Continuous improvement doesn’t happen in a vacuum. It’s dynamic and changing consistently. By creating a culture driven by encouraging employees to provide ideas, communicating from the top down, and celebrating the little wins, you’ll experience positive impacts. There are too many benefits to list here, but the top benefits are:
Increased Productivity —The continuous improvement approach improves product quality and customer service, eliminating waste and driving efficiency. Implementing efficient processes is crucial in manufacturing. Adopting a continuous improvement approach gives employees the tools they need to get work done and experience less frustration with inefficient processes.
Improved Quality — Most improvements impact multiple areas. For example, an idea that improves efficiency likely improves customer satisfaction. One of the fundamental purposes for implementing a continuous improvement approach is to streamline processes that produce quality products.
Reduced Cost — Implementing a cost-saving idea tends to impact your ROI within the first year. Your staff is an excellent source of ideas to improve processes that reduce cost and create greater efficiency. Talk with employees on the shop floor and discuss ideas for process improvements. Because they are on the ground floor and performing the processes, they are the best source of insight into how things can be simplified or optimized and generate value.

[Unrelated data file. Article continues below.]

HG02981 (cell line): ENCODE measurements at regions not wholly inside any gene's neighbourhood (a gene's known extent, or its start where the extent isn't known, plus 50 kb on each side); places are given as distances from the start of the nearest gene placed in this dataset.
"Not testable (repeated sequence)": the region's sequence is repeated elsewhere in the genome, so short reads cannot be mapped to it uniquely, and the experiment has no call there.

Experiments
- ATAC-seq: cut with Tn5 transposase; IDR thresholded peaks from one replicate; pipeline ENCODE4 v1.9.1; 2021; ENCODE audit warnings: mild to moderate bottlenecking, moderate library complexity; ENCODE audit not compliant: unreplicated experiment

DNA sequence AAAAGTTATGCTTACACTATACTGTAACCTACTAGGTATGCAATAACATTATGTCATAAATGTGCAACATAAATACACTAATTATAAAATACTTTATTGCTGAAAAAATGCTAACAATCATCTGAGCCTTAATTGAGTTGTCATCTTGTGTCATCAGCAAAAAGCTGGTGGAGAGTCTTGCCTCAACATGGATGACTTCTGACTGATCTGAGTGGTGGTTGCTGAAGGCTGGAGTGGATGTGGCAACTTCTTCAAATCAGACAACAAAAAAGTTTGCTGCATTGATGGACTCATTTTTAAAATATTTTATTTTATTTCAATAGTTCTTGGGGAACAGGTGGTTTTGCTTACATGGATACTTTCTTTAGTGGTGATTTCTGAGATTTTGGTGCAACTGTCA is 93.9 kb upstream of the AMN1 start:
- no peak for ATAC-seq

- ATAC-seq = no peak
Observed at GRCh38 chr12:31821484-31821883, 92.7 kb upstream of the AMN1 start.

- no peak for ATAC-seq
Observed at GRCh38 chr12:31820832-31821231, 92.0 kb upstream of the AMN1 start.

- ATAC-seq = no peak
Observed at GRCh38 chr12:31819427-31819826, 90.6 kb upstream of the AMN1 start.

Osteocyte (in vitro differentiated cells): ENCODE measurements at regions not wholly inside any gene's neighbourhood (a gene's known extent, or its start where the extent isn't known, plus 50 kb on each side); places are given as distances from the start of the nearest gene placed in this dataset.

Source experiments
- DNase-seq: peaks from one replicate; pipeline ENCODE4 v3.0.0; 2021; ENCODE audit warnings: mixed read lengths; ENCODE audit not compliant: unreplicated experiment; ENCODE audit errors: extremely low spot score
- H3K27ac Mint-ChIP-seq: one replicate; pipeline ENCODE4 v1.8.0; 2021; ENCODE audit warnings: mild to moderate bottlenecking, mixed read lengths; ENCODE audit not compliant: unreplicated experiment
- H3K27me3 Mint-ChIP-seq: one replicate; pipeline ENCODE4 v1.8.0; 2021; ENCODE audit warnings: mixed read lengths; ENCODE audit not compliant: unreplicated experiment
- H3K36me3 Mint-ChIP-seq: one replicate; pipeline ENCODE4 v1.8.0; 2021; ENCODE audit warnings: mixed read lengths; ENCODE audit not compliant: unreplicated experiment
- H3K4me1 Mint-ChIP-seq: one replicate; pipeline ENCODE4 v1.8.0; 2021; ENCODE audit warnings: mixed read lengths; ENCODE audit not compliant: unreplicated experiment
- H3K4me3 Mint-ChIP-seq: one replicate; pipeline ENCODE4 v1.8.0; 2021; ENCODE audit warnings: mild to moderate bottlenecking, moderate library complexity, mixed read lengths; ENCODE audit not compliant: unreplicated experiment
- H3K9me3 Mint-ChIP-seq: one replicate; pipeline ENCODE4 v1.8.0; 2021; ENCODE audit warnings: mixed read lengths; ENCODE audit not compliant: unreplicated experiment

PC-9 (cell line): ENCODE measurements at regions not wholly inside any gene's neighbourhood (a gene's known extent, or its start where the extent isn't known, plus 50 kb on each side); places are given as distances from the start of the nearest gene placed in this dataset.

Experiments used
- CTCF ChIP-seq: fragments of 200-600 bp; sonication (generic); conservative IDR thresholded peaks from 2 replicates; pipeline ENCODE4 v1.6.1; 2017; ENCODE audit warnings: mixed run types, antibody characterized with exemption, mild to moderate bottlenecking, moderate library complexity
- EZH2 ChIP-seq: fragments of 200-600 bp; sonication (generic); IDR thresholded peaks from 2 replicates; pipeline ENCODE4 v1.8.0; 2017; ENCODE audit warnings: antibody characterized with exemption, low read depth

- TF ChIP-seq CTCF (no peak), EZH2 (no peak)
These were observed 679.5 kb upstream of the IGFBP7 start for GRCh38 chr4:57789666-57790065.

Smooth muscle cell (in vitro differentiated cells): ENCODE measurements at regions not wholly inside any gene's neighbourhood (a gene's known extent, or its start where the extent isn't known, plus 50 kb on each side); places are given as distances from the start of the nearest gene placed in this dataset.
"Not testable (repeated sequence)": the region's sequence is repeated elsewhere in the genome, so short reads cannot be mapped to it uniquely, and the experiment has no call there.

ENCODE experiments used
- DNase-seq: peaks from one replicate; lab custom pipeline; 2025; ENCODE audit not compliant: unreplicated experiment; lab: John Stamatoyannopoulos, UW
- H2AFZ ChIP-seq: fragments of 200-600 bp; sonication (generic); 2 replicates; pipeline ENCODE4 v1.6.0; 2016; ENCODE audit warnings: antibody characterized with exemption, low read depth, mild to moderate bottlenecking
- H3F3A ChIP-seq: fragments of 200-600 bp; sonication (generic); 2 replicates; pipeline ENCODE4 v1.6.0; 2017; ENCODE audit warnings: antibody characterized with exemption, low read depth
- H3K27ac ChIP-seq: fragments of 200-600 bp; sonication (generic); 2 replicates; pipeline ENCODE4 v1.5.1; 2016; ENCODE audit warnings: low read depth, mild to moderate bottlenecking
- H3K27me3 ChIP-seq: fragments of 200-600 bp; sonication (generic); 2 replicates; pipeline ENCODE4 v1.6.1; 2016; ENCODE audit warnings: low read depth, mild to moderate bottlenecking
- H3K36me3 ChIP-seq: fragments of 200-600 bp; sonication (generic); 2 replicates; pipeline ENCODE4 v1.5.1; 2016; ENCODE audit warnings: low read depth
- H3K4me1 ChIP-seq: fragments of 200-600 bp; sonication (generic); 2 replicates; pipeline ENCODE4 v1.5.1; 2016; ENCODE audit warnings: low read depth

Improved Delivery Time — On-time delivery is one of the essential expectations from customers. Many manufacturing businesses must provide high service levels to meet demands. Many metrics help increase a supplier’s performance, but if you can’t meet your customer’s expectations and deliver on time, they’ll likely find another supplier who can.
Better Employee Retention — Turnover is expensive in terms of time, energy, resources, and more. You must pay for recruiting, hiring, and training someone new when you lose an employee. Depending on the job, this can take a few months to several years of on-the-job training for an employee to gain the knowledge to excel at their job. When employees actively participate in improvements, they gain a sense of pride and accomplishment, a cornerstone of continuous improvement. This leads to a greater sense of belonging and gives employees fewer reasons to leave.
Continuous improvement doesn’t happen in a vacuum. It takes participation from everyone in the company and demands a cultural transformation. Recognize that every employee and leader knows improvement is a key part of their job, and they approach it with the same emphasis as they would any other KPI.
As the founder of Bench Builders, I understand the challenge of change within a company. I have worked with many manufacturing companies to help foster employee engagement, improve efficiency, and grow. Call me to discuss creating a culture of continuous improvement.